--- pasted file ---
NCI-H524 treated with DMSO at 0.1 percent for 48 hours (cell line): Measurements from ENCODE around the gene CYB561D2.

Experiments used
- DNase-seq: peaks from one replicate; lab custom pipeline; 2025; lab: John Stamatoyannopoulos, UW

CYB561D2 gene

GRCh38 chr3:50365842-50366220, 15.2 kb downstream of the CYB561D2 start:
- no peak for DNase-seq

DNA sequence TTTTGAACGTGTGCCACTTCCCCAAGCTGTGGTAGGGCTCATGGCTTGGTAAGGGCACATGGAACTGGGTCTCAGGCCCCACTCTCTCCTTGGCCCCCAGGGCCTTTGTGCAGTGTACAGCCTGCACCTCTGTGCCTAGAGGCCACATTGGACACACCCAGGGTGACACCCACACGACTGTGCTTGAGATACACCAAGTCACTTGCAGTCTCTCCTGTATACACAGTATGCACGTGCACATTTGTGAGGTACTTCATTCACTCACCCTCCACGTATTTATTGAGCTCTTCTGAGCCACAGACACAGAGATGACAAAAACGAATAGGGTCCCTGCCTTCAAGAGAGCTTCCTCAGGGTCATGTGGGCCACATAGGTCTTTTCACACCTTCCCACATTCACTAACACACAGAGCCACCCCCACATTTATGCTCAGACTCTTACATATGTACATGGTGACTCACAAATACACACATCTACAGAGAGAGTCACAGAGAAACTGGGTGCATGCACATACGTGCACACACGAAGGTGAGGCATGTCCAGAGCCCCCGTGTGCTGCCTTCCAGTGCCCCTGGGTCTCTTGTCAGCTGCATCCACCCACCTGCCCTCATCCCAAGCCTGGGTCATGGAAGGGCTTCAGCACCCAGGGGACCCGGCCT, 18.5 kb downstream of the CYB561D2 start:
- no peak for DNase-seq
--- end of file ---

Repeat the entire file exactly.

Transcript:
NCI-H524 treated with DMSO at 0.1 percent for 48 hours (cell line): Measurements from ENCODE around the gene CYB561D2.

Experiments used
- DNase-seq: peaks from one replicate; lab custom pipeline; 2025; lab: John Stamatoyannopoulos, UW

CYB561D2 gene

GRCh38 chr3:50365842-50366220, 15.2 kb downstream of the CYB561D2 start:
- no peak for DNase-seq

DNA sequence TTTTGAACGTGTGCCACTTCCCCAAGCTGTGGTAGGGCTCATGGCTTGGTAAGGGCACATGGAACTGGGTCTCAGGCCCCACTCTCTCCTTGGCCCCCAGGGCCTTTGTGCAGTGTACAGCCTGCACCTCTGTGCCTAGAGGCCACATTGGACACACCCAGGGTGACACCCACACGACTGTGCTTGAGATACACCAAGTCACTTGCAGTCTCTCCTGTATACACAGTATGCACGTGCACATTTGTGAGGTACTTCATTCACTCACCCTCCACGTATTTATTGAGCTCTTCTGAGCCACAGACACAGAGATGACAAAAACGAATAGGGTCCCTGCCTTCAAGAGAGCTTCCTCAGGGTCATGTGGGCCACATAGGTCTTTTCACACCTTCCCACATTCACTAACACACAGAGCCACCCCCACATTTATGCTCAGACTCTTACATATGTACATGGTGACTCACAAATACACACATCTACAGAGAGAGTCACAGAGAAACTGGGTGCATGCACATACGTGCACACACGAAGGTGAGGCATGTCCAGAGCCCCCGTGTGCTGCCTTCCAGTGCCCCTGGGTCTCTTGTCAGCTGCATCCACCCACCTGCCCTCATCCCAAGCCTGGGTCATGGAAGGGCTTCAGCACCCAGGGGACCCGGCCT, 18.5 kb downstream of the CYB561D2 start:
- no peak for DNase-seq